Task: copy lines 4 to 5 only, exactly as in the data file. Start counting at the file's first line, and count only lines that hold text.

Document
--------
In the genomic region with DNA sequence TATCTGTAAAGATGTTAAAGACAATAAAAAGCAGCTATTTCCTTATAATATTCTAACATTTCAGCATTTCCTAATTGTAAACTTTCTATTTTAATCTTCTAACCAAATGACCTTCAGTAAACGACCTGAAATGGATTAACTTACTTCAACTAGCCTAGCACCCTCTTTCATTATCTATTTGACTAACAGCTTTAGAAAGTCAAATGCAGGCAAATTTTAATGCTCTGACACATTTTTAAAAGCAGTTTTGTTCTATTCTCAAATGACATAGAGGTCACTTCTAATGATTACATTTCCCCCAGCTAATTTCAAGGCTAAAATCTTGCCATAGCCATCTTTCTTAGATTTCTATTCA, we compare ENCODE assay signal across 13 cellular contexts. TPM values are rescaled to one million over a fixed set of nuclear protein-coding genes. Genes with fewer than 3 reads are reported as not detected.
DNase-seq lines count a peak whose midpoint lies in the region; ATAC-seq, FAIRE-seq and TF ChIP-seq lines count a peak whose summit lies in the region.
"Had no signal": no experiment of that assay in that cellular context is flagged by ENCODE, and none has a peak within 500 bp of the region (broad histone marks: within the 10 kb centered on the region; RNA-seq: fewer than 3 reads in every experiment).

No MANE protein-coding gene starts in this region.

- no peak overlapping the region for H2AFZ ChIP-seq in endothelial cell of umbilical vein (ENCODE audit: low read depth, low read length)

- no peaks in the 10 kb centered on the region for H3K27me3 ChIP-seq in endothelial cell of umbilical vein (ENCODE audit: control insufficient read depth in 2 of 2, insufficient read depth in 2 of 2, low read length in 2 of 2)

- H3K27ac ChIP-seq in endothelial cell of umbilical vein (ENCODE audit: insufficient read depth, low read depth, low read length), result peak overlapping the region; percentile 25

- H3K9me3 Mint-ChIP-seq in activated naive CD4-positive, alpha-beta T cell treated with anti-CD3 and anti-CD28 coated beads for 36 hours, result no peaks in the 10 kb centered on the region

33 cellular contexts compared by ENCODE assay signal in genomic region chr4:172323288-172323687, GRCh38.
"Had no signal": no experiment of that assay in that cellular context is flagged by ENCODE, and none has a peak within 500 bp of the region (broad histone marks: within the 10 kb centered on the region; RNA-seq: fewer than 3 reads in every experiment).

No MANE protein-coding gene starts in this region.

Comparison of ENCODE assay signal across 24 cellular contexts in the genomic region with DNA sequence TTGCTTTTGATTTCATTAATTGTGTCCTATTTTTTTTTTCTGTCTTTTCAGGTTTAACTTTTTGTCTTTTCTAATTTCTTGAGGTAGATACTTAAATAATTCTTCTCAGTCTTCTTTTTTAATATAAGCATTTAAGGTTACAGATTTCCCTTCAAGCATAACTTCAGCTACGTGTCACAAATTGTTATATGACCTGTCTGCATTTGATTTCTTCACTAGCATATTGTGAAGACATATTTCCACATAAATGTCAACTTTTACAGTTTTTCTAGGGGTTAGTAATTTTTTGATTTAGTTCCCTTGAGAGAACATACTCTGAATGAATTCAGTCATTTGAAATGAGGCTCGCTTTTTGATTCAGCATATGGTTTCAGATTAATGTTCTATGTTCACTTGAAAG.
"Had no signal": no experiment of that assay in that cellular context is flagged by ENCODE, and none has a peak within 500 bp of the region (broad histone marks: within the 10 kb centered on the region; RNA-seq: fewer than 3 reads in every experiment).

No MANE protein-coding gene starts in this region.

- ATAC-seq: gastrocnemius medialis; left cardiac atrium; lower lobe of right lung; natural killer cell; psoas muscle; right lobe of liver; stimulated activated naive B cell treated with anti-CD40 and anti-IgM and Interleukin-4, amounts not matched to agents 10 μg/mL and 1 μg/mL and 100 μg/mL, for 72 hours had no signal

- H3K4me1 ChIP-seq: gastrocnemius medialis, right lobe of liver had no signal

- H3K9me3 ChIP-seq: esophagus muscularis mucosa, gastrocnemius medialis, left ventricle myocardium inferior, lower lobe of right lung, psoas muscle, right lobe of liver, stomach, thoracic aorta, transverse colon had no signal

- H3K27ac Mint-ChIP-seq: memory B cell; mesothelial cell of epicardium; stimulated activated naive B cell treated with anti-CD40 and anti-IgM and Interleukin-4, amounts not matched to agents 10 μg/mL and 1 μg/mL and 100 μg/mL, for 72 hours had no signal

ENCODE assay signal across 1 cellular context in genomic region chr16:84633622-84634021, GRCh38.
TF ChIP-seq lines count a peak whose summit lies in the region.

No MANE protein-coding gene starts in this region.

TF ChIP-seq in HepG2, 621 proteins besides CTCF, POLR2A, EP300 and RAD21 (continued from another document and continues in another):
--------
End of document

No MANE protein-coding gene starts in this region.

- no peak overlapping the region for H2AFZ ChIP-seq in endothelial cell of umbilical vein (ENCODE audit: low read depth, low read length)